While cotton is, in general, easy-to-wash, some clothes or accessories may have elements that provide structure and shape―like linings and interfacings in structured jackets and blazers―that are not washable. Other cotton clothing may be fragile, which requires using the delicate cycle in the wash or hand-washing. So, if you are a novice at doing laundry and see a dry-clean-only tag, pay attention and trust the tag’s instructions.



If your cotton dress does need ironing:

Refer to the garment care label to know which iron temperature setting is safe. We recommend using a medium-hot iron and always ironing on the wrong side of cotton fabric. For extra protection, use a pressing cloth between the iron and the fabric.

It is best to iron cotton items while they are still slightly damp or using the steam setting on your iron.

Make sure the items are dry/aired before folding and putting them away.

Some of our dresses have collars. So, here some tips on how to iron a cotton dress collar. Unfold the collar so that it is “popped” and lay it flat on the ironing board with the backside facing up. Spray the collar down with a good amount of water and give it ~30 seconds to soak in.  Iron from the middle of the collar outwards all the way to the tips of the collar points. Because the collar is a thicker, stiffer piece of material, you may need to press slightly harder than you would for the rest of the dress. When you’re done, put the collar stays back in the collar and fold it down again.


Ink stains can be tricky to remove, but getting them out of your clothing is mission possible! There are several household products you can use to remove an ink stain, all depending on what you have on-hand! Attack the stain as soon as possible for best results. You’ll be wearing your favorite item again in no time!

Rubbing alcohol. Rubbing alcohol effectively removes all kinds of ink stains, whether it be from a marker or a ballpoint pen.

Place a paper towel under the stain and sponge it by rubbing alcohol on it. Use an eyedropper to apply alcohol directly onto the stain or, for a larger spot, pour the alcohol into a small dish, dip the stained area and soak for 15 minutes. If you succeeded in getting the stain out, launder the garment as you usually would.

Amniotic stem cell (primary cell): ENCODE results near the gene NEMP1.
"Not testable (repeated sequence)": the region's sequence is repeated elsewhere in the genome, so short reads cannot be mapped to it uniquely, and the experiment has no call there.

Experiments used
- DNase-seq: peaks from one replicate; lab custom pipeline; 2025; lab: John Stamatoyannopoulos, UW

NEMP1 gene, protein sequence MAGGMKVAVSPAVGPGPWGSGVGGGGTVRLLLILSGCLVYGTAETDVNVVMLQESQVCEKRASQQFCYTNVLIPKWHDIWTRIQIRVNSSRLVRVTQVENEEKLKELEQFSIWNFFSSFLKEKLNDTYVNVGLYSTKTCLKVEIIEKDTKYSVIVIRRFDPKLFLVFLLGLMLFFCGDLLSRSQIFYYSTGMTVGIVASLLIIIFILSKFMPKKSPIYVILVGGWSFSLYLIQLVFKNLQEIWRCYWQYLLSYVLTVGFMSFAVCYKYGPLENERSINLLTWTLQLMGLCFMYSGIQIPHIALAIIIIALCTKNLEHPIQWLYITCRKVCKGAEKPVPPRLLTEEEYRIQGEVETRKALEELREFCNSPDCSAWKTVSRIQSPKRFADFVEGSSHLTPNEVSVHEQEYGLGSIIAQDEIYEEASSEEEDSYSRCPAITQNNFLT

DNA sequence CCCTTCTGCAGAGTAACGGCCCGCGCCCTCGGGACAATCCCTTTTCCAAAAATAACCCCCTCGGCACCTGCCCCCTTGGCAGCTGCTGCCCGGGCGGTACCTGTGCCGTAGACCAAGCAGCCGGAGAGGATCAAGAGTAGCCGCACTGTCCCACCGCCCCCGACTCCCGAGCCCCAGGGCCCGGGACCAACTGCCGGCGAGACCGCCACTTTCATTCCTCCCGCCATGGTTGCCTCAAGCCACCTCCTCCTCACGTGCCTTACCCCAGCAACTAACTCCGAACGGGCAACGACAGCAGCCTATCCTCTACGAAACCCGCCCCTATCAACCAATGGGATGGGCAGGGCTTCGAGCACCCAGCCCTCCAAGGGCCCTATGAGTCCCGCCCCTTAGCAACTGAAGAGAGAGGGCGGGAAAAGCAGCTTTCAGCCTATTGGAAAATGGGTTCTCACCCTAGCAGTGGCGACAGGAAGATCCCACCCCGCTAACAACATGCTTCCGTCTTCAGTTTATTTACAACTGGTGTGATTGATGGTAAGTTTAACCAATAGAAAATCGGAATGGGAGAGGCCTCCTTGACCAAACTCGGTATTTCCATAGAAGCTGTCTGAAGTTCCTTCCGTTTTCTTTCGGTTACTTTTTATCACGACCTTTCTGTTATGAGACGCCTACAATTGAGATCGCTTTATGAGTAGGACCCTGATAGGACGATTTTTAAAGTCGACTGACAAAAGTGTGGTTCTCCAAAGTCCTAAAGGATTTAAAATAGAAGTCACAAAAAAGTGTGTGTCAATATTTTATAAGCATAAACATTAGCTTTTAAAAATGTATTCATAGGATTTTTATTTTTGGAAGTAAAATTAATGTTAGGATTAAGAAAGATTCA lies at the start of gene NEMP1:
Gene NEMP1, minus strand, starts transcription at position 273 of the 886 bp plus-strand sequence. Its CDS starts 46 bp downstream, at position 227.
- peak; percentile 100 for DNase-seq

Don’t use this technique on acetate, silk, wool, or rayon.

Use glycerin and dish detergent. Glycerin is excellent at removing old stains because it saturates the stain and helps the detergent clean it away. It should work on all fabrics.

Mix 1 tablespoon (14.78 ml or 0.5 oz.) of glycerin and 1 teaspoon (4.92 ml or 0.15 oz.) of liquid dish detergent in a bowl. Dip a white cloth into the glycerin mixture and dab it against one side of the stain. When you don’t see any more of the stain being lifted, flip the garment over and dab the other side of the stain.

After dabbing, let the garment sit for about 5 minutes. Then use your finger to apply more glycerin to the stain. Finally, flush the garment with water to remove the glycerin and soap.

Use baking soda and water. Baking soda is safe to use on all materials.

To prepare the stain with baking soda, mix baking soda and water together, in a small bowl, at a ratio of 2:1 to make a loose paste. Use a cotton ball to apply the paste onto the ink stain, then dab it with the same cotton ball. Once the stain has been removed or is no longer lightening, wipe off the paste with a clean cloth or paper towel.

Clean the stain with white vinegar. If you have not succeeded in getting out the stain, soak the entire garment for 30 minutes in a 1 to 1 solution of white vinegar and water. While the garment is soaking, gently blot the stain with a sponge or cloth every 10 minutes or so. Then, launder your garment as usual. Don’t use hot water, as hot water can set the stain.

White vinegar is safe to use on all materials.

Fill a shallow bowl or another container with enough milk to cover the ink stain. Once the fabric is fully submerged, let it soak overnight. Remove it from the milk the next day and launder the garment as recommended.

If the garment is dry-clean-only, point out and identify the stain to your professional cleaner.


When you drop something oily or greasy on your clothing, the sooner you get it out, the better. Don’t throw your clothes in the washing machine immediately. Instead, do some stain pretreating to make sure it comes out.

Here are some suggestions which should help:

Baking soda. Remove any excess oil with a paper towel or cloth. Sprinkle baking soda on the affected fabric and allow it to sit for 24 hours. After a day passes, vacuum or brush the baking soda away. Spray the affected area with a vinegar and water solution. Scrub with soap and a brush, then rinse.

Repeat the process if the stain remains visible.

Chalk should remove oil from your clothesthe same way baking soda does: by pulling the oil from the fabric. We do not recommend chalk for large or set-in stains. Instead, try this trick on small grease splatters. For example, you’re cooking, and a dot of grease ends up on your shirt.